In the end, I just don’t like the black vs white approach that so many people have taken.

You say this here, but it is the very approach you have taken with Scripture. In this approach, you are acting as the authority—not God. This is actually a humanistic way of approaching the Bible. Instead of allowing God’s Word to show what is black and white in your life, you have simply chosen for yourself—like deciding which morals are important and then saying the rest is not.

The Bible is black and white by its nature, not because of anything we try to impose or impress upon it. And that’s what morals are about—black and white, right and wrong, good and evil.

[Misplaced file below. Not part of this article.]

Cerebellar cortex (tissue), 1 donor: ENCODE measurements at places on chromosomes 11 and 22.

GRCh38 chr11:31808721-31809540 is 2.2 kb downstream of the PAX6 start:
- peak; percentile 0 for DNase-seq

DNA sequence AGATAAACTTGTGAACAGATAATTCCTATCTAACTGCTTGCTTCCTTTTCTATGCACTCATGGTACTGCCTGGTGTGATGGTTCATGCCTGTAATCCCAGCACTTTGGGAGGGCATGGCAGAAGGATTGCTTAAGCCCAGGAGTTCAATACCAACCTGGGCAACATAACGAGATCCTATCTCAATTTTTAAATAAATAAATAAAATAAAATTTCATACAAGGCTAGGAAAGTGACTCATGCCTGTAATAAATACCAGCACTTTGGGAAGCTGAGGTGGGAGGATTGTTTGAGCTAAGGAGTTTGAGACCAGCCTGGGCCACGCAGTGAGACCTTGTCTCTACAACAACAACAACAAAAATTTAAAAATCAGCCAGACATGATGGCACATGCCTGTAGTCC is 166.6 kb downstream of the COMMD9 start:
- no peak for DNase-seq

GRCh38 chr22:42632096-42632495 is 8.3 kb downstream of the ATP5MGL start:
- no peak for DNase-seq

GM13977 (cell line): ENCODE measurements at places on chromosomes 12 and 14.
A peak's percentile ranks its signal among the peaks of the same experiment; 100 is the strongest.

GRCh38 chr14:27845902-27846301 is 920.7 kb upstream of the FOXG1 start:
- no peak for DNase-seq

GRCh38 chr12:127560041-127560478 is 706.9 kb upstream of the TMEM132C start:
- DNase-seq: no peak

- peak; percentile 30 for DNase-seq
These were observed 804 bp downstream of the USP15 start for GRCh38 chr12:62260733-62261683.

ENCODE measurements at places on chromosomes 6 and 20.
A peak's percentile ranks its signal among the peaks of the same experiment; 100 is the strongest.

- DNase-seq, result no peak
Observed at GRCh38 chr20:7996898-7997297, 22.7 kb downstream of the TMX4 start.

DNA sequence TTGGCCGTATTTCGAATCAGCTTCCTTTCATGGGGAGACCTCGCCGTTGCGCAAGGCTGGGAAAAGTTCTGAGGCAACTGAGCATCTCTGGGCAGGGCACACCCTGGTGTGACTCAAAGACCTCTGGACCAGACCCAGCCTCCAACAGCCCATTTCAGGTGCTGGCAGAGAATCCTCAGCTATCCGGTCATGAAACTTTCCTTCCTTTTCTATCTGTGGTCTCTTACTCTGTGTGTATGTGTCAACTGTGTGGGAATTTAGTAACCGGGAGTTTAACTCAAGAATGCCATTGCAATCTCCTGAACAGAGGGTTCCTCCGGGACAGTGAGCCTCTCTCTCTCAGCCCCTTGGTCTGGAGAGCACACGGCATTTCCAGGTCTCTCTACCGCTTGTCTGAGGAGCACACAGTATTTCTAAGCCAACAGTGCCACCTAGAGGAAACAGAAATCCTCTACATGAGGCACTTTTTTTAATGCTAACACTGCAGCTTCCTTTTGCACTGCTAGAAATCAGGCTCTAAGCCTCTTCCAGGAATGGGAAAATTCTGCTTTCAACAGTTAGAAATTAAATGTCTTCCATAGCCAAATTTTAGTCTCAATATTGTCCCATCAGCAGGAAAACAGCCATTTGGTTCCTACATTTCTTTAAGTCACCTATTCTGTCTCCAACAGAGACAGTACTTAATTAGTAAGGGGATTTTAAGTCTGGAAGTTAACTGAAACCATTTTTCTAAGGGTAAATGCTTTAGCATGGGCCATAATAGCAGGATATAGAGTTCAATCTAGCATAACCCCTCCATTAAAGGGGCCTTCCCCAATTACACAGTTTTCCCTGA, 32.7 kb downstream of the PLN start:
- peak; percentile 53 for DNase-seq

I just wish more people would address all sides, rather than always making it an attack on the opposition.

This assumes that one can be unbiased in their approach to Scripture. However, this is impossible for anyone. One either wholly believes the Scriptures or does not. There is no in-between, no neutral ground (Matthew 12:30). By your statement, you’re actually taking a side—the side that states, “Did God really say?” (Genesis 3:1).

It is our hope and mission that every person believe the Word of God (from the beginning) and place their faith in Christ as Lord and Savior—rather than in themselves. I pray this for you.

In Him,
David Wright

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Footnotes

  1. G. Burbidge, “Why Only One Big Bang?,” Scientific American, 266 no. 2 (1992): 96. Back
  2. S.C. Todd, Correspondence, Nature 401 no. 6752 (September 30, 1999): 423. Back
  3. Richard Lewontin, “Billions and Billions of Demons,” The New York Review, 9 January 1997, p. 31. Back